Normally, I am not interested in the minutiae of bankruptcy law and court proceedings. But, the prolonged recession resulting in severe fiscal stress on municipalities across the nation has made the subject pertinent and learning what is at stake has become interesting.
This morning's piece by Dan Pellessier, President, California Pension Reform, is the most comprehensive article I have read on the subject covering the history of bankruptcy law in the U.S.:
Our Founding Fathers recognized the importance of giving debtors an orderly process to cancel unbearable contracts, divvy up their limited assets between creditors and start over. Debtor prisons were not very effective and the states wanted to be sure their citizens would be treated fairly throughout the nation. Through the US Constitution’s “Enumerated Powers” (Article 1, Section 8) they gave Congress the power “to establish uniform Laws on the subject of Bankruptcies throughout the United States.”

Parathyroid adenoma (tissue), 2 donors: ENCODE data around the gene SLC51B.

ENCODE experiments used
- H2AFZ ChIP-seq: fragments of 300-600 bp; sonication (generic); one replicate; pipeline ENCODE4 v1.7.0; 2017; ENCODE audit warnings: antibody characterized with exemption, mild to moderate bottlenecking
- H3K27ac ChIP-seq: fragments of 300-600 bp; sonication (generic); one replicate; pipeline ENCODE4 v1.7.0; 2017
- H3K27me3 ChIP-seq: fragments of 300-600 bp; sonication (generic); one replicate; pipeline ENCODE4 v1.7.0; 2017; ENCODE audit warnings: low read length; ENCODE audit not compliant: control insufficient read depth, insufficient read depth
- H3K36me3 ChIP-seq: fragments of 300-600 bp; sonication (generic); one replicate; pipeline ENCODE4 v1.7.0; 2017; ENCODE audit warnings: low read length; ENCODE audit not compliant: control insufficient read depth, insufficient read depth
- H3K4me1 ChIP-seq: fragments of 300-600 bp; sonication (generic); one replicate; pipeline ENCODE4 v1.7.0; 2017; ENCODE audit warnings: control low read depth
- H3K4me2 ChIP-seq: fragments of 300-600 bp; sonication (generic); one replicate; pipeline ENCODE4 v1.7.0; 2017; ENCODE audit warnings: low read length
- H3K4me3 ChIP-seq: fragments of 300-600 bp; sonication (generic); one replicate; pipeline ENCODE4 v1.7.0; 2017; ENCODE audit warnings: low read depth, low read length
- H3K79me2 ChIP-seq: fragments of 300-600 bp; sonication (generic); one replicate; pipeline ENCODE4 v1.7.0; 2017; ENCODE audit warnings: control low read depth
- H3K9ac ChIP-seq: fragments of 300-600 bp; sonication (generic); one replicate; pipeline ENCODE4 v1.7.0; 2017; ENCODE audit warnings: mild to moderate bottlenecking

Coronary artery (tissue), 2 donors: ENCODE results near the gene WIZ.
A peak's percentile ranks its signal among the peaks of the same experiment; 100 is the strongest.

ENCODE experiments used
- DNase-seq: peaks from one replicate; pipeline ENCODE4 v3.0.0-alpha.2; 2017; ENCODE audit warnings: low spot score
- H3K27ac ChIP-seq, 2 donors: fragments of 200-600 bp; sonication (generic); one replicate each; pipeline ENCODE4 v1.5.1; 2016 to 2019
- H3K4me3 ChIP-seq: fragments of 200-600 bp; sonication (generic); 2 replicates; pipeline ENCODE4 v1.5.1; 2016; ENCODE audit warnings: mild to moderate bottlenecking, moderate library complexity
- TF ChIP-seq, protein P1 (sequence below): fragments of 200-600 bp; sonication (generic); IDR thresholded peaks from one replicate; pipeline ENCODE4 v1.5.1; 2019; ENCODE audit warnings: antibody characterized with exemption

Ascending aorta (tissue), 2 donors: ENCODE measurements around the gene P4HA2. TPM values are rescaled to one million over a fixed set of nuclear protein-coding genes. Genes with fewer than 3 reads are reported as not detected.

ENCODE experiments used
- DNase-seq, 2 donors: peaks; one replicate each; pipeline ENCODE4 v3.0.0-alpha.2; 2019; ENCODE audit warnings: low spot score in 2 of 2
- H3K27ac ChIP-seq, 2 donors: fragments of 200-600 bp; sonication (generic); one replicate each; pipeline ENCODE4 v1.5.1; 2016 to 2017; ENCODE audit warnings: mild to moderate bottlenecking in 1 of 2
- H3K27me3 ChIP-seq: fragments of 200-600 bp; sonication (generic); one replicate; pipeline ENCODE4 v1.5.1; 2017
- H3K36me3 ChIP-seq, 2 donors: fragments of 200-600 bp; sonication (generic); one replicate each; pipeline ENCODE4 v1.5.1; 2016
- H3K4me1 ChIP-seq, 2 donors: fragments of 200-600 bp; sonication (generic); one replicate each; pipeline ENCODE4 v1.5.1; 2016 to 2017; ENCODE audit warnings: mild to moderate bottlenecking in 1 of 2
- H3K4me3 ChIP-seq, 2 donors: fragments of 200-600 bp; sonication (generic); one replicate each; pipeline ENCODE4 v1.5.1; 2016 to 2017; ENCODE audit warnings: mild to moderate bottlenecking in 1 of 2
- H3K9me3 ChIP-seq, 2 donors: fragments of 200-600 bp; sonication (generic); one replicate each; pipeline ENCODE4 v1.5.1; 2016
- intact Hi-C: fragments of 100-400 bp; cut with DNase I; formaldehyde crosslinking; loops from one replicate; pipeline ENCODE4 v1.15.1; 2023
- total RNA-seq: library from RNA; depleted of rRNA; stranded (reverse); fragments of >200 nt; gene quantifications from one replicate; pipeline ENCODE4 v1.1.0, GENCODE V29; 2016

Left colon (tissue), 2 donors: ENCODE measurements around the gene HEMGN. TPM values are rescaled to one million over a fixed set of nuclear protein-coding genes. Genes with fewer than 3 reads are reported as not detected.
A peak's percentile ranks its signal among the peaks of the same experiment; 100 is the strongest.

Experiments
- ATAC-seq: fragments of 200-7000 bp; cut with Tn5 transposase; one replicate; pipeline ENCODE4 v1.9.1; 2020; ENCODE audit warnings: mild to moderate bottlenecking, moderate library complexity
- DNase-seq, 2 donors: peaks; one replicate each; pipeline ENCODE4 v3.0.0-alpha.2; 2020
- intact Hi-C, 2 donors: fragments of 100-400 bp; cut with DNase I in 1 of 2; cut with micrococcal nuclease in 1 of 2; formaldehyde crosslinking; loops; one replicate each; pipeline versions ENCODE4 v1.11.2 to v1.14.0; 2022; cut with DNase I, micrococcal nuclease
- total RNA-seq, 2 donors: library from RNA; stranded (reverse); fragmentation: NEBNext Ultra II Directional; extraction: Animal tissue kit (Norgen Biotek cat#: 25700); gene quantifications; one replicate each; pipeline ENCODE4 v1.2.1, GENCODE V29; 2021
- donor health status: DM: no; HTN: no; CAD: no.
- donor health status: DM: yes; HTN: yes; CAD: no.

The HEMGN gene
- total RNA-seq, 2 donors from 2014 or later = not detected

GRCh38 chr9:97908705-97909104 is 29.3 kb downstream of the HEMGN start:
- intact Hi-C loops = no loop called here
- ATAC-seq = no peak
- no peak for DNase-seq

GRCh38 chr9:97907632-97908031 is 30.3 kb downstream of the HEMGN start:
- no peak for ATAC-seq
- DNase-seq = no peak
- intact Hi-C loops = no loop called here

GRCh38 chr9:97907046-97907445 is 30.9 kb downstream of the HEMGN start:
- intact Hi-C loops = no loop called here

For more than a century, the powers of bankruptcy court were only available to individuals and corporations. The Great Depression proved government agencies also needed to break contracts and adjust their debts, so Congress gave municipalities access to bankruptcy court by establishing Chapter 9 in 1937. The depth of the economic distress made the previous remedy of judicially imposed tax increases ineffective. To date, more than 600 insolvent municipalities have found relief in bankruptcy court.
The article goes on to make clear what is at stake in the Stockton bankruptcy case, and why it matters to the rest of us as well as how it could impact all of us. It is well worth the read if you are so inclined.
The Watercooler is always an open thread.